Over one my Facebook page I have been sharing some great pictures of some of the men who fought in the Crimean War (1853-56).
In the course of my research I came across a picture of a rather forlorn young man.
This was a Portrait of Private Clemence Brophy, of the 34th Foot, seated with his pipe against a wall at Fort Pitt Military Hospital, Chatham, Kent.
Amazingly I managed to find 9 pages of his service record.
This shows that Private Brophy was born in Kilkenny, Ireland and joined the British Army , aged 21, on 21 December 1847.
He served for a total of Eight years which included one year 143 days service abroad. (50 days in Corfu and one year and 93 days in the Crimea.
The record also shows that he was in possession of a good conduct medal but had been in front of a Court Martial for insubordination for which he was sentenced to 112 days imprisonment with hard labour (1851).
He lost his arm while storming the Great Redan, Sevastopol on the 31th August 1855. He was lucky to survive the lose of his arm and was invalided back to England and spent time at Fort Pitt Hospital to recover. As a consequence of his injuries, Pte Brophy was discharged from military service on 29th May 1856.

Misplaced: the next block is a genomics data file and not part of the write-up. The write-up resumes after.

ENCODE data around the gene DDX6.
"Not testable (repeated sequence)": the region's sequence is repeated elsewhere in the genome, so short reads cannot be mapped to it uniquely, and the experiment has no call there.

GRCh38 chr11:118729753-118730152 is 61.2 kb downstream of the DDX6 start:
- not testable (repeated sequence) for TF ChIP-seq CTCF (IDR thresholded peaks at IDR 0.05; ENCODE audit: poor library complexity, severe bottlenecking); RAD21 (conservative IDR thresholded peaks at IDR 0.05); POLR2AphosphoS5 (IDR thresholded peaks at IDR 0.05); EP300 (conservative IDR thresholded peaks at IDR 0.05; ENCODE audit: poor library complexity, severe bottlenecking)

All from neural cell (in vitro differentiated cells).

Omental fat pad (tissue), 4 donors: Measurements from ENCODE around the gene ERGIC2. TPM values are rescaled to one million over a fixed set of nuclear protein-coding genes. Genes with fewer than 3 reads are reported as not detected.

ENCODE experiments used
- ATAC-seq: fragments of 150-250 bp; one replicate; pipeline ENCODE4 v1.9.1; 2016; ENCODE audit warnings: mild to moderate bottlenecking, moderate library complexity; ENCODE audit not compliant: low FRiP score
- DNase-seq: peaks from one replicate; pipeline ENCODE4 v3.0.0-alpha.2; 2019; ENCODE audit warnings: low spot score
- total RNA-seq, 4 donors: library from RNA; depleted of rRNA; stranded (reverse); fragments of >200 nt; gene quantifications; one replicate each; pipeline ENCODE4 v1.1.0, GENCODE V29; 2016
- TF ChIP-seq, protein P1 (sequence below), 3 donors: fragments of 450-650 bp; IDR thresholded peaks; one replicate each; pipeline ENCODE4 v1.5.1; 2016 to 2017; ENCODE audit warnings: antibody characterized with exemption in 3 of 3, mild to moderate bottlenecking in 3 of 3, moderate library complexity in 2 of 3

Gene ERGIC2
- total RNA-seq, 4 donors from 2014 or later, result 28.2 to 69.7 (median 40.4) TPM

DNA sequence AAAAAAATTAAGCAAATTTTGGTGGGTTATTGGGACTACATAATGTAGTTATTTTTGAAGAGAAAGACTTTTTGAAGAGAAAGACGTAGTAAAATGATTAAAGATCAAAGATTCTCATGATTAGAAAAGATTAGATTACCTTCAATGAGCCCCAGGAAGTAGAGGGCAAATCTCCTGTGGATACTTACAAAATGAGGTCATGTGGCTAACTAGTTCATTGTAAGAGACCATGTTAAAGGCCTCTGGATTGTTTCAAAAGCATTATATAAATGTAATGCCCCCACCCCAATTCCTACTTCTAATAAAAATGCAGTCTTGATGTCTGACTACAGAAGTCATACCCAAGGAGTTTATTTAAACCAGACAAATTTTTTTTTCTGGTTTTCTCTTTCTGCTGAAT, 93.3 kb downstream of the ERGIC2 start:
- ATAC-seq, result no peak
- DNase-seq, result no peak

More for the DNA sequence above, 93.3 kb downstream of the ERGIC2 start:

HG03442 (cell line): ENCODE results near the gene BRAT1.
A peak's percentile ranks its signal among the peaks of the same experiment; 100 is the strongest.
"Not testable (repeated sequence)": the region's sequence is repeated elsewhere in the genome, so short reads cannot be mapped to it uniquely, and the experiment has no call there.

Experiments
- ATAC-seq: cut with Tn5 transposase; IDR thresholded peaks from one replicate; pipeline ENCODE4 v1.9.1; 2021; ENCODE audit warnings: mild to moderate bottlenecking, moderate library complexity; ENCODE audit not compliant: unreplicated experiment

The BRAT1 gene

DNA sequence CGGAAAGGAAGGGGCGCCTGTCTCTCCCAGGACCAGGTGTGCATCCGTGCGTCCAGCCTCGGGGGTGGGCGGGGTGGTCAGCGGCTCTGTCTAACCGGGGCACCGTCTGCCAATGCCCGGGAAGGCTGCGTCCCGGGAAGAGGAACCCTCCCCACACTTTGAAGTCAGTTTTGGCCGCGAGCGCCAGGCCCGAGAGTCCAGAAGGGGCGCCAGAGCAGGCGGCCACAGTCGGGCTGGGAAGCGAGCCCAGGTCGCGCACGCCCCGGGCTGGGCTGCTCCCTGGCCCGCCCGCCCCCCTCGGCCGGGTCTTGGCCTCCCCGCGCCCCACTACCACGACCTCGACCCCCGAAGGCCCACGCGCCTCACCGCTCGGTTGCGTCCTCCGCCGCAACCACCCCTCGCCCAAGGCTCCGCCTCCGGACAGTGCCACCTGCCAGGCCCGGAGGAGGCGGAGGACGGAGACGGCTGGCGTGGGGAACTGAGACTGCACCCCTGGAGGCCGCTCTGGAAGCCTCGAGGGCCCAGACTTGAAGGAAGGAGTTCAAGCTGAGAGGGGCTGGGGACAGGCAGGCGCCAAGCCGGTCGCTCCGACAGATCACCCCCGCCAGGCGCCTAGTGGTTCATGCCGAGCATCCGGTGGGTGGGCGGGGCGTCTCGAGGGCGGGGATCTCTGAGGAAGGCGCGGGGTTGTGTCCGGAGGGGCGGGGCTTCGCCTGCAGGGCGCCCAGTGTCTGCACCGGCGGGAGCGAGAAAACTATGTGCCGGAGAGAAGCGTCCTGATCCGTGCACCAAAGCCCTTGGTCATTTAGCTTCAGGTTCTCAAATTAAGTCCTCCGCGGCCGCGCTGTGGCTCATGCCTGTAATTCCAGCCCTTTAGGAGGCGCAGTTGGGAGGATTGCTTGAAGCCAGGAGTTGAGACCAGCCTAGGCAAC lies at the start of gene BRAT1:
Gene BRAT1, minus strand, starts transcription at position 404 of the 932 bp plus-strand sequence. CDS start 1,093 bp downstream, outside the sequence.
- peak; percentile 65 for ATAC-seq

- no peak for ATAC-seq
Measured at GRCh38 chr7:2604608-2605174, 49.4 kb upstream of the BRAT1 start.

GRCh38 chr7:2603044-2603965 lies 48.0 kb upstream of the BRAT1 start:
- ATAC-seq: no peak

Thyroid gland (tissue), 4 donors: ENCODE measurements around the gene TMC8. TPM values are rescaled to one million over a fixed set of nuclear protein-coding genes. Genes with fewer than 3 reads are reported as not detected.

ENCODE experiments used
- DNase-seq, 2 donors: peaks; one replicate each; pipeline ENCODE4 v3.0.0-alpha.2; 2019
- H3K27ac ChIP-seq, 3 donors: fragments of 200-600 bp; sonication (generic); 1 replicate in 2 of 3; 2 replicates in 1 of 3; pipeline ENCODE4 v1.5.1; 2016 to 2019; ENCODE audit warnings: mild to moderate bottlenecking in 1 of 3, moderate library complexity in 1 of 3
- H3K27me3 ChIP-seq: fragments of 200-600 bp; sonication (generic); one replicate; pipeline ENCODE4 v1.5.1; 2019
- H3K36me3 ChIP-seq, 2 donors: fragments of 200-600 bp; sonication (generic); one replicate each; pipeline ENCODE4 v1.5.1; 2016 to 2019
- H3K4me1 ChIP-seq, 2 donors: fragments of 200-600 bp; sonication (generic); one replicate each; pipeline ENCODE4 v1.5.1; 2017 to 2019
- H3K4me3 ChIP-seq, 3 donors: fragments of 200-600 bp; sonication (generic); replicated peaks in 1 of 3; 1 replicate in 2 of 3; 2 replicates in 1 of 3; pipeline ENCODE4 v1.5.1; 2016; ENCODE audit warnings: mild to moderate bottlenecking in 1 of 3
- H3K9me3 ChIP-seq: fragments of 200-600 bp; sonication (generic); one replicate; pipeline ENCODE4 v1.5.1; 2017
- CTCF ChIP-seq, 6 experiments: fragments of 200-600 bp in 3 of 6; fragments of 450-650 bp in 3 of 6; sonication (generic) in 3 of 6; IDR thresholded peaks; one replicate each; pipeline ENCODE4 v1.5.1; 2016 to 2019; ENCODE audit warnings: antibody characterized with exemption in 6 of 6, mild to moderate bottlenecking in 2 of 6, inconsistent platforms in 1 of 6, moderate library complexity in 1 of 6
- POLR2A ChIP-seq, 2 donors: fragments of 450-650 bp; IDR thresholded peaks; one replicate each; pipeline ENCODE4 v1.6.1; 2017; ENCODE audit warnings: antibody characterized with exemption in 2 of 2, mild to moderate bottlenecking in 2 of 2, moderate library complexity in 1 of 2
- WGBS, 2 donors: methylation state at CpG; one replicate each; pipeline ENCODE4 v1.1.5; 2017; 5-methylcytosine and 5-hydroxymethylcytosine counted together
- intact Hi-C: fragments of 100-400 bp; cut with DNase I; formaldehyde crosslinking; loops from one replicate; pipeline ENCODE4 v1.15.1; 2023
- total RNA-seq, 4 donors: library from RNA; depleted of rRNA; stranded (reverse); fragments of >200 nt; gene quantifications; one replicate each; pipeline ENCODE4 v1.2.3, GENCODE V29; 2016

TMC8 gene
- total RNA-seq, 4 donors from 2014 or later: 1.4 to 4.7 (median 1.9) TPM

This picture shows the ferocity of the fighting for the Great Redan and it wasn’t taken until the end of September 1855.
I haven’t been able to find any record of Private Brophy after 1856 so I have no record of where he lived or how he maintained himself after he left Fort Pitt. From the look of the picture I think we can guess he knew his life was going to be much tougher once he left the Army.
I am still researching him so I hope to be able to update his if I find anything.
*** Fort Pitt today is a Girls Grammar School in Rochester (My daughter is lucky enough to go there)***